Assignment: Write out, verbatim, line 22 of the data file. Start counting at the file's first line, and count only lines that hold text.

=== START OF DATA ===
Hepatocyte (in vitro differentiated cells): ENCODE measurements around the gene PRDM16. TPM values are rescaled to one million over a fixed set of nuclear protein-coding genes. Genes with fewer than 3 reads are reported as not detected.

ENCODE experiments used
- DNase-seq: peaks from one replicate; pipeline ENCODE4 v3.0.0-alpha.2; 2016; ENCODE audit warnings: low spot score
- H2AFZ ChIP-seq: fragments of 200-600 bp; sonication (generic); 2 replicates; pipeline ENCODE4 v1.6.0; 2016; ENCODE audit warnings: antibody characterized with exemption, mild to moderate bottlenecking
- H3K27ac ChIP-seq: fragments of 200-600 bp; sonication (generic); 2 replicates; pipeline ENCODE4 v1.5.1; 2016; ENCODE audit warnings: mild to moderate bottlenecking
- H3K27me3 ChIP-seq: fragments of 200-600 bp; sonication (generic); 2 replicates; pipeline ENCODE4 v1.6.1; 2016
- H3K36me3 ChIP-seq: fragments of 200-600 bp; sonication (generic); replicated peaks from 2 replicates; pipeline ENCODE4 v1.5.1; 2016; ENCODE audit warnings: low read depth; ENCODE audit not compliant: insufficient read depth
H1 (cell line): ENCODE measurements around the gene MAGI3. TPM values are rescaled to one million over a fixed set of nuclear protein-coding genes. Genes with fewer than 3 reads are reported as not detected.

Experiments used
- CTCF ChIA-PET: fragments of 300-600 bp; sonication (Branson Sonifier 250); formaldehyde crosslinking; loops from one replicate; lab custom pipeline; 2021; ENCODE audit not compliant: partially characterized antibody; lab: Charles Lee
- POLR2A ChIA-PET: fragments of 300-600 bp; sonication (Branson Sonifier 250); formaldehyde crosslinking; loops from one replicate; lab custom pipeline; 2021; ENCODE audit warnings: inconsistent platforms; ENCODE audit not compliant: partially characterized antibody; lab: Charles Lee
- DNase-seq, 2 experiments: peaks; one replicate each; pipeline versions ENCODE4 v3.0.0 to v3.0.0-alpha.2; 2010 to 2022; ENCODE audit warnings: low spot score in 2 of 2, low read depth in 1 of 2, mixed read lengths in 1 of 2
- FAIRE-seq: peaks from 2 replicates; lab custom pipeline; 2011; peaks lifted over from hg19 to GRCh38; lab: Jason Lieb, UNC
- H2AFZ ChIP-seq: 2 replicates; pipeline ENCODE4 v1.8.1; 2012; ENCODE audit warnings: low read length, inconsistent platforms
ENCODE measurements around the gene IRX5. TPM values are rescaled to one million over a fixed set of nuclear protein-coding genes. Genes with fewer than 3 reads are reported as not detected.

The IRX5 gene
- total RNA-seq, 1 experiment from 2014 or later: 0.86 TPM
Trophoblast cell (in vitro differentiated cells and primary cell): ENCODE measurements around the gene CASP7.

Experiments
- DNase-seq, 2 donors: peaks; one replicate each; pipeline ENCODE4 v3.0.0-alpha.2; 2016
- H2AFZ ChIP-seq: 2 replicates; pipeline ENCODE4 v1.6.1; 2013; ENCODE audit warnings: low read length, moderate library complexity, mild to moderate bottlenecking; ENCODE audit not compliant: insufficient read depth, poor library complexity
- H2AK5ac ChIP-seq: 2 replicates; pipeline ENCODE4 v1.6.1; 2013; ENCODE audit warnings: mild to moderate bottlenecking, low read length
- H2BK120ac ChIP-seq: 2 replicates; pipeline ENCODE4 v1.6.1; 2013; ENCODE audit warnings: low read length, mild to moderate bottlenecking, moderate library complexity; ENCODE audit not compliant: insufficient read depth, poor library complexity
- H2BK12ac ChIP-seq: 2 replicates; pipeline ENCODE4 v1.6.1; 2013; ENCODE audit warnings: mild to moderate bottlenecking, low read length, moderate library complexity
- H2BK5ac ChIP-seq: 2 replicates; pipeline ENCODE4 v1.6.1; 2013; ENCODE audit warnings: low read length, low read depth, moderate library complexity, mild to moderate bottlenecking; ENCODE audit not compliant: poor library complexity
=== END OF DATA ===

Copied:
- H2AK5ac ChIP-seq: 2 replicates; pipeline ENCODE4 v1.6.1; 2013; ENCODE audit warnings: mild to moderate bottlenecking, low read length